Timket (Ge'ez: ጥምቀት T’imk’et) is an Ethiopian Orthodox Tewahedo Church and Eritrean Orthodox Tewahedo Church celebration of Epiphany. It is celebrated on 19 January (or 20 in a leap year), corresponding to the 11th day of Terr in the Ge'ez calendar.
Timkat celebrates the baptism of Jesus in the River Jordan. This festival is best known for its ritual reenactment of baptism (similar to such reenactments performed by numerous Christian the Holy Land when they visit the Jordan).
During the ceremonies of Timkat, the Tabot, a model of the Ark of the Covenant, which is present on every Ethiopian altar (somewhat like the Western altar stone), is reverently wrapped in rich cloth and borne in procession on the head of the priest. a.m.). Then the nearby body of water is blessed towards dawn and sprinkled on the participants, some of whom enter the water and immerse themselves, symbolically renewing their baptismal vows. But the festival does not end there; Donald N. Levine describes a typical celebration of the early 1960s:The Tabot, which is otherwise rarely seen by the laity, represents the manifestation of Jesus as the Messiah when he came to the Jordan for baptism. The Divine Liturgy is celebrated near a stream or pool early in the morning (around 2
By noon on Timqat Day a large crowd has assembled at the ritual site, those who went home for a little sleep having returned, and the holy ark is escorted back to its church in colorful procession and festivities. The clergy, bearing robes and umbrellas of many hues, perform hymns and; the elders march solemnly, attended by middle-aged men singing long-drawn, low-pitched songs and hymns in their own manner; and the children run about with activities and may participate in the services. Dressed up in their finest, the women chatter excitedly on their one real day of freedom in the year. The young braves leap up and down in spirited dances, tirelessly repeating rhythmic songs. This celebration is also registered in UNESCO as an intangible heritage. When the holy ark has been safely restored to its dwelling-place, everyone goes home for feasting. This holiday is one of the greatest holidays if not the greatest.
UNESCO inscribed Timkat in 2019 on the Representative List of the Intangible Cultural Heritage of Humanity.
The Ethiopian Orthodox Tewahedo Church is the largest of the Oriental Orthodox Churches. One of the few Christian churches in sub-Saharan Africa originating before European colonization of the continent, the Ethiopian Orthodox Tewahedo Church dates back to the acceptance of Christianity by the Kingdom of Aksum in 330, and has between 36 million and 49.8 million adherents in Ethiopia. It is a founding member of the World Council of Churches. The Ethiopian Orthodox Tewahedo Church is in communion with the other Oriental Orthodox churches.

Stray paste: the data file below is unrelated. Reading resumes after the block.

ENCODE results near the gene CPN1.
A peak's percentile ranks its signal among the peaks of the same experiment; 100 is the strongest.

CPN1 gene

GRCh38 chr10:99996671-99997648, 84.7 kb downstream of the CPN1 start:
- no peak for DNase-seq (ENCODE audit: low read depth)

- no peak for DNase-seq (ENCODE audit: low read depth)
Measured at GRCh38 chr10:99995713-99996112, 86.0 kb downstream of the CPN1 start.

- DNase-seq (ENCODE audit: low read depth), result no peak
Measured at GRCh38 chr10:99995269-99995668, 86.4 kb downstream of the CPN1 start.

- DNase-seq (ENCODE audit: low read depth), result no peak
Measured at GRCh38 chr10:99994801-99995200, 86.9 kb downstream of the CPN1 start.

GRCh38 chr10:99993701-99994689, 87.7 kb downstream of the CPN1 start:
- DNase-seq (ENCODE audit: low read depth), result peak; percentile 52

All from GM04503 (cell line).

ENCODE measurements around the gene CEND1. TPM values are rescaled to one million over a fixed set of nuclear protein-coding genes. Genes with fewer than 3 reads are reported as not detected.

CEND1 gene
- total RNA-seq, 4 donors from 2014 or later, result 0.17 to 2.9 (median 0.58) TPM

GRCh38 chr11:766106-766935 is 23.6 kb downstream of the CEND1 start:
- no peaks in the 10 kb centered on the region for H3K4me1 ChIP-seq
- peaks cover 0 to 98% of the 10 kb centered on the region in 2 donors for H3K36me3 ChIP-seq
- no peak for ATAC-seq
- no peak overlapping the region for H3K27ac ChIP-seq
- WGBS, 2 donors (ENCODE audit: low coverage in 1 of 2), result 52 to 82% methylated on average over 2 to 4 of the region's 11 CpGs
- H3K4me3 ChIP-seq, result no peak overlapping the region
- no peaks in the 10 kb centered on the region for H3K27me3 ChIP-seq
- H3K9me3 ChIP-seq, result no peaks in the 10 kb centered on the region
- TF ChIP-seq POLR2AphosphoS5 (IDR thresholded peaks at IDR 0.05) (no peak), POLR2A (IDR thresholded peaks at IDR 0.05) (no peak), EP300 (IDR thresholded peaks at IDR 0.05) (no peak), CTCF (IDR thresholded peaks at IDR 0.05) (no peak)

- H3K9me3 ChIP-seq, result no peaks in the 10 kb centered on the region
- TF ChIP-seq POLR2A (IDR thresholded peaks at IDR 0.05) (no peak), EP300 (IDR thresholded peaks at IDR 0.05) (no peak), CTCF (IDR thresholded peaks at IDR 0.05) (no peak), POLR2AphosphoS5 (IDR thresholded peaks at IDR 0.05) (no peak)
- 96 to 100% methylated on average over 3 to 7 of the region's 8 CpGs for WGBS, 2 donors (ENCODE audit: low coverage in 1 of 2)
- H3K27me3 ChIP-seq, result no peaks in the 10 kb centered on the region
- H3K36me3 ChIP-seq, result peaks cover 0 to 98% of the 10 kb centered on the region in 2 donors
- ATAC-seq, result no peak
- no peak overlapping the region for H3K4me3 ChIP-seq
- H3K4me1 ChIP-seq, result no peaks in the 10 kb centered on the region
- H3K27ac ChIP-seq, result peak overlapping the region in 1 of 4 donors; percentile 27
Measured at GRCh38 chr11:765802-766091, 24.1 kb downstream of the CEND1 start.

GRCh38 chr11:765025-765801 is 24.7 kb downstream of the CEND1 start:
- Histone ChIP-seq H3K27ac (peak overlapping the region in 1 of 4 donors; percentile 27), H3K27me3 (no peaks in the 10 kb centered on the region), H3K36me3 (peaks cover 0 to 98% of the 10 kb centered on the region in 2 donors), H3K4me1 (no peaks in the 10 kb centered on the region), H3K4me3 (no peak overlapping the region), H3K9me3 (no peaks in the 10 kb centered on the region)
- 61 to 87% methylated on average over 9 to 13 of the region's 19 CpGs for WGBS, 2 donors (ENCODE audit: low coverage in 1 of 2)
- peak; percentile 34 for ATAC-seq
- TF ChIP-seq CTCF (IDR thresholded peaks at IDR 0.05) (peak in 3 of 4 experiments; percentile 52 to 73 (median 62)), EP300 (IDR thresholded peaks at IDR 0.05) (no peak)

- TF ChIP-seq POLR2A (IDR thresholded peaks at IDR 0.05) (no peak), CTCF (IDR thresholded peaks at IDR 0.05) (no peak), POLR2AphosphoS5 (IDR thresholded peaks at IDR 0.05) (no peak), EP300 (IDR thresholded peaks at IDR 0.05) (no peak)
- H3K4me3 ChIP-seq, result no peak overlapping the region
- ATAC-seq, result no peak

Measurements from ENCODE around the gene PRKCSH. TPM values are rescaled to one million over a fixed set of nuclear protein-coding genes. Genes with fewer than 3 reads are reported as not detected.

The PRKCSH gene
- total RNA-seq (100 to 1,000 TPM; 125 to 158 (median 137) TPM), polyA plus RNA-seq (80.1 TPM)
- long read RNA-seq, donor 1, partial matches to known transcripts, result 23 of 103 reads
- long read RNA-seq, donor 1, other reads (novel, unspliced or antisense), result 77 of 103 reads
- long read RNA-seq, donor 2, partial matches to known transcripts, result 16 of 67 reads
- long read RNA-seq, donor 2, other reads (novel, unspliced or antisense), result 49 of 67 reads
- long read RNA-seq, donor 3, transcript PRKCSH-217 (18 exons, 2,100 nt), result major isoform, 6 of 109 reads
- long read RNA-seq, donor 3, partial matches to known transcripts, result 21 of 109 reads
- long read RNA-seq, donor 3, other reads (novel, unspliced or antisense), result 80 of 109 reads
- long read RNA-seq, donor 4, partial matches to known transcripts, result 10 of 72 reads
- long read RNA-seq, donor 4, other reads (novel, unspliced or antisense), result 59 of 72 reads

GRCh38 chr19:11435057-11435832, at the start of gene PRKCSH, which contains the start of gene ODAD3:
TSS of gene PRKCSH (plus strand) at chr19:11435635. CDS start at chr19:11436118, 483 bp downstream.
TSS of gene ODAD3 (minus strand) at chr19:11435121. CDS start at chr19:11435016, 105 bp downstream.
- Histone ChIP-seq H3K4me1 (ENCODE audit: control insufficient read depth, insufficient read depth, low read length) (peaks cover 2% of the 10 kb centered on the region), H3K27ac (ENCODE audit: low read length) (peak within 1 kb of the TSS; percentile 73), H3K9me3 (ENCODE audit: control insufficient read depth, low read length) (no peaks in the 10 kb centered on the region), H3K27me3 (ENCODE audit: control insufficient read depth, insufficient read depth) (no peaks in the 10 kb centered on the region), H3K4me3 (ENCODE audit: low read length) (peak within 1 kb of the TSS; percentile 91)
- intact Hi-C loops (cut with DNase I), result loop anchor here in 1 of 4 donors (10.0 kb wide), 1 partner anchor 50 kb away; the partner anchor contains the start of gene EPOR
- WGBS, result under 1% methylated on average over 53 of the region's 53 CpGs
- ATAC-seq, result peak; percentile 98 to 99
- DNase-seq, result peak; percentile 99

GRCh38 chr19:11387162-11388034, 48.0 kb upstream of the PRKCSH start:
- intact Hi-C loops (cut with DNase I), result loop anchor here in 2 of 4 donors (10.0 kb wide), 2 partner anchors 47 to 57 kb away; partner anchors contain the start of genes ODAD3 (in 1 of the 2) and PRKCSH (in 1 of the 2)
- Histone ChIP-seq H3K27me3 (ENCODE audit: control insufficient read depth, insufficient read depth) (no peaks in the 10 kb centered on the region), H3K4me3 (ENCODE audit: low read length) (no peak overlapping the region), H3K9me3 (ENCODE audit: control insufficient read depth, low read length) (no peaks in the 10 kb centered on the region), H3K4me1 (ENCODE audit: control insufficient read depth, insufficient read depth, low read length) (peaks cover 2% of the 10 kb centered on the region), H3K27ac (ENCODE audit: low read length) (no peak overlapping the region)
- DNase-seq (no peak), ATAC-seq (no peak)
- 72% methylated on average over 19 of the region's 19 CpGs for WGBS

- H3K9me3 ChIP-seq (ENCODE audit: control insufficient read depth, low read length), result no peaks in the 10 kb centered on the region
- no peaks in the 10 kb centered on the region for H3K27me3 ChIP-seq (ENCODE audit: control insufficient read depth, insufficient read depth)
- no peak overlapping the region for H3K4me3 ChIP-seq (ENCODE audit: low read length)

The Holy of Holies is a term in the Hebrew Bible that refers to the inner sanctuary of the Tabernacle, where God's presence appeared. According to Hebrew tradition, the area was defined by four pillars that held up the veil of the covering, under which the Ark of the Covenant was held above the floor. According to the Hebrew scripture, the Ark contained the Ten Commandments, which were given by God to Moses on Mount Sinai. The Temple in Jerusalem was said to have been built by King Solomon for keeping the Ark.
Saint Yared was an Aksumite composer in the 6th century. Often credited with the forerunner of traditional music of Ethiopia and Eritrea, he developed the music of the Ethiopian Orthodox Church and Eritrean Orthodox Church, and the use in liturgical music, as well as the Ethiopian musical notation system. Additionally, he composed Zema, or the chant tradition of Ethiopia, particularly the chants of the Ethiopian-Eritrean Orthodox Tewahedo Churches, which are still performed today.
The Church of Our Lady, Mary of Zion is an Ethiopian Orthodox Tewahedo Church which is claimed to contain the Ark of the Covenant.
Epiphany, is a Christian feast day commemorating the visit of the Magi, the baptism of Christ, and the Miracle at Cana.
The Ethiopian calendar, or Ge'ez calendar, is the official calendar in Ethiopia. It is used as both the civil calendar and an ecclesiastical calendar. It is the liturgical year for Ethiopian and Eritrean Christians belonging to the Orthodox Tewahedo Churches, Eastern Catholic Churches, and Eastern Protestant Christian P'ent'ay Churches. Most Protestants in the diaspora have the option of choosing the Ethiopian calendar or the Gregorian calendar for religious holidays, with this option being used given that the corresponding eastern celebration is not a public holiday in the western world. The Ethiopian calendar is a solar calendar that has more in common with the Coptic calendar of the Coptic Orthodox Church of Alexandria and Coptic Catholic Church, but like the Julian calendar, it adds a leap day every four years without exception, and begins the year on 29 August or 30 August in the Julian calendar. A gap of seven to eight years between the Ethiopian and Gregorian calendars results from an alternative calculation in determining the date of the Annunciation.